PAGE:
Now there’s a price tag on an ADA case that has been percolating through Illinois courts for years. The AutoZone chain of car-parts stores must pay $415,000 to a former manager who balked at doing custodial chores because of a debilitating neck injury.
A federal court has refused to vacate a June 2011 jury award to John Shepherd. The jury decided AutoZone violated the ADA when it forced Shepherd to mop his store’s floors despite his injury, which the EEOC said was disabling. (See “Is every function really essential? Be flexible about disabled employees’ duties”.)
AutoZone maintained that mopping was an essential job function, although 80% of Shepherd’s work involved managerial tasks.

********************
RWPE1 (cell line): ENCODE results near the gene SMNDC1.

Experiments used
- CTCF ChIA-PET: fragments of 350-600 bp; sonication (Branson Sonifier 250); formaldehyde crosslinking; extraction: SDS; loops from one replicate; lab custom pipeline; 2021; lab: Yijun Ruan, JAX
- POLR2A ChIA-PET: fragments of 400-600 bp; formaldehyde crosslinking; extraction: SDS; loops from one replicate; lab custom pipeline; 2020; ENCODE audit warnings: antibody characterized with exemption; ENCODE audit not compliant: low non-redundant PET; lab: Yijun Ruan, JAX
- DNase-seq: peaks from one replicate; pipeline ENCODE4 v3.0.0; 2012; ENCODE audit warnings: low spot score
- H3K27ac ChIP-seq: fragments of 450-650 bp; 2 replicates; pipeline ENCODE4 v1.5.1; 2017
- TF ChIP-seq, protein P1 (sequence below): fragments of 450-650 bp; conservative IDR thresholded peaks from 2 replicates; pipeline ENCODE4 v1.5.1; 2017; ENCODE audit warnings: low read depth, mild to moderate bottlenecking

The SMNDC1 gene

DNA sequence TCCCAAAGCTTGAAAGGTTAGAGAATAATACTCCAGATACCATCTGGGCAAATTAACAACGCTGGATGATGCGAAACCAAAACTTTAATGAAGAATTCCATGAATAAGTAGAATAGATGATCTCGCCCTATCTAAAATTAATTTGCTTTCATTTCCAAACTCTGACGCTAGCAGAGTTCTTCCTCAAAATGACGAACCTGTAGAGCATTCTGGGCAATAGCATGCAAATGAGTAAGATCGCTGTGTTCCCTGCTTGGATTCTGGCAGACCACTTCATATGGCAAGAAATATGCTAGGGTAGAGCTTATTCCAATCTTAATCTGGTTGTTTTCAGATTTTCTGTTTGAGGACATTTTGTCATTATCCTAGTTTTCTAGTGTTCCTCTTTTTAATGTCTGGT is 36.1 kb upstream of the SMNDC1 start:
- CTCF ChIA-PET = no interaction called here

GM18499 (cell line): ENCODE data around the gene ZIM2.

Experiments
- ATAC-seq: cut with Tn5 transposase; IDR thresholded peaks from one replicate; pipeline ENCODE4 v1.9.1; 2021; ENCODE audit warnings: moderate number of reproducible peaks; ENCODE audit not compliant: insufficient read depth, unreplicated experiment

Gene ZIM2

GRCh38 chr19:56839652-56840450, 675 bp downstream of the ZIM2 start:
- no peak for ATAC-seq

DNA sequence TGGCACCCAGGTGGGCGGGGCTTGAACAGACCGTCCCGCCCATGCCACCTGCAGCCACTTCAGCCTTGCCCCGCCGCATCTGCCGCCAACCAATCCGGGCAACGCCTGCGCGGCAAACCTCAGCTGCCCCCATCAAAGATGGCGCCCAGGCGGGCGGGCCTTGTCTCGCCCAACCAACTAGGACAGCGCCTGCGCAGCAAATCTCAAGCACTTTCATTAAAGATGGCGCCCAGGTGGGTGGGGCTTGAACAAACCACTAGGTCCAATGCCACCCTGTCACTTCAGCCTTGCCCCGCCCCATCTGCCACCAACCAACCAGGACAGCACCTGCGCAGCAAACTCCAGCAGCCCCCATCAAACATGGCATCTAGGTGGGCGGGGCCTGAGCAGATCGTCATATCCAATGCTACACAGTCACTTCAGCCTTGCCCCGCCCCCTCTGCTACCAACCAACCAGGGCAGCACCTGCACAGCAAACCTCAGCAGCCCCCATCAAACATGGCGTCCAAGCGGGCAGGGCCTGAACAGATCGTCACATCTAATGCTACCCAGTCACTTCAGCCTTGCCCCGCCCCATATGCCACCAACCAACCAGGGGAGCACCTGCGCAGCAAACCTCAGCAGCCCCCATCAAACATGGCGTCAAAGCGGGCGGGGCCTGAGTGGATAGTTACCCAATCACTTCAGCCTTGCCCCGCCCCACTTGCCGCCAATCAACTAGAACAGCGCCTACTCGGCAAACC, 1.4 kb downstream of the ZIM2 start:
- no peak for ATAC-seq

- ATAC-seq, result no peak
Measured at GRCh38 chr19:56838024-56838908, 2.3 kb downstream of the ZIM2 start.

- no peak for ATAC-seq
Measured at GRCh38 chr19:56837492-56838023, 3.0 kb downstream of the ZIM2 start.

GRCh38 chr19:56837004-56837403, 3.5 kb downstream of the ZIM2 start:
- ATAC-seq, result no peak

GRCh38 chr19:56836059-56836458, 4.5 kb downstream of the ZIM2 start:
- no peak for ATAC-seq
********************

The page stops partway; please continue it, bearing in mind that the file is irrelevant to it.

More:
The jury originally awarded $500,000 in punitive damages. The federal appeals court reduced the punitive figure to $200,000, which—when coupled with $100,000 in compensatory damages—kept the total below the ADA’s $300,000 cap on damages. Shepherd will also receive $115,000 in lost wages.
- How to Fire an Employee the Legal Way: 6 Termination Guidelines
- HR Specialist releases agenda for Nov. 4-6 conference in D.C.
- Pataki leaves his stamp on state employment law
- You are required to notify employees who have been exposed to air contaminants
- What's the best way to legally limit the length of leaves of absences?